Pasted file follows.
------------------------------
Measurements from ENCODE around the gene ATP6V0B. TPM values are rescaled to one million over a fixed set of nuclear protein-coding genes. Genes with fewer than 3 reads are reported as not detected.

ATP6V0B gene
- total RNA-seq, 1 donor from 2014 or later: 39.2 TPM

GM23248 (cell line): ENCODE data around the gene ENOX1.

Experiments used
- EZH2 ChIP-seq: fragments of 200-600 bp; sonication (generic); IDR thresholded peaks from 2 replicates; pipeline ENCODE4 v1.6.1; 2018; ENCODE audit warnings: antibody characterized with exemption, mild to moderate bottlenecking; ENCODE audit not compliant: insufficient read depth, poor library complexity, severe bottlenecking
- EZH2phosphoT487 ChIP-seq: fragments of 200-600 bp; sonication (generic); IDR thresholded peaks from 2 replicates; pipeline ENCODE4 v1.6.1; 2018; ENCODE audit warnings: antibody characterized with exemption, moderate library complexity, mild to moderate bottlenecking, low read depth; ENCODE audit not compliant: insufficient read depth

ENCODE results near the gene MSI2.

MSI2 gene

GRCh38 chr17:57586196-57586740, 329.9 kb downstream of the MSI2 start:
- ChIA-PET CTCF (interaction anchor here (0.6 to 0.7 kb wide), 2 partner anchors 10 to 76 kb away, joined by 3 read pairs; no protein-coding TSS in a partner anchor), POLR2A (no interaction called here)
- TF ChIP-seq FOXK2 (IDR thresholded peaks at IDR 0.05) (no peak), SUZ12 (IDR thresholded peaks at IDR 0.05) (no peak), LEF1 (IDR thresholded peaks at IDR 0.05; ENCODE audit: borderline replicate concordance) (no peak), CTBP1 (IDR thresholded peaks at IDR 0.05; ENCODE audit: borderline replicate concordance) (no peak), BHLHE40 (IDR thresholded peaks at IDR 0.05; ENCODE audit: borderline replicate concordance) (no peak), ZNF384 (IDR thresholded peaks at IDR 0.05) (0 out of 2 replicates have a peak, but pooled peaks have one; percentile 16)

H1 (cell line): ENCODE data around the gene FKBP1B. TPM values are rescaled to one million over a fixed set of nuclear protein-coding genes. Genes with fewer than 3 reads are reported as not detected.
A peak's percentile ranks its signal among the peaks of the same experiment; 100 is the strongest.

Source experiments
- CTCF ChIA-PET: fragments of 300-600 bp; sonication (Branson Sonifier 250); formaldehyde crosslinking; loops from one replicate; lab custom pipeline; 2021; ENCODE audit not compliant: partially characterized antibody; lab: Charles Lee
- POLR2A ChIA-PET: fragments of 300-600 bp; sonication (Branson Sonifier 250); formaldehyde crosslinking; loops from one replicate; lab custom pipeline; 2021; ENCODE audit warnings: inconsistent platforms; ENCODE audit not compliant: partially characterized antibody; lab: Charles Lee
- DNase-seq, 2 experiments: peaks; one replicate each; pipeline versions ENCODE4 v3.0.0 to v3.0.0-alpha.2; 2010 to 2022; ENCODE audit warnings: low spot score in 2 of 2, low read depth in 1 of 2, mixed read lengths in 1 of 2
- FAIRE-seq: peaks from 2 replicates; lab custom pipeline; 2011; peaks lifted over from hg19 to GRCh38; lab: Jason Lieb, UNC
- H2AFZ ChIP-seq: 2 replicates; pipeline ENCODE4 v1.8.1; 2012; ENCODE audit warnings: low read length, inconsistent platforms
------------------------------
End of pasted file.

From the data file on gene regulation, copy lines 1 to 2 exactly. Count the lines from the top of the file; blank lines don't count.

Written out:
Measurements from ENCODE around the gene ATP6V0B. TPM values are rescaled to one million over a fixed set of nuclear protein-coding genes. Genes with fewer than 3 reads are reported as not detected.

ATP6V0B gene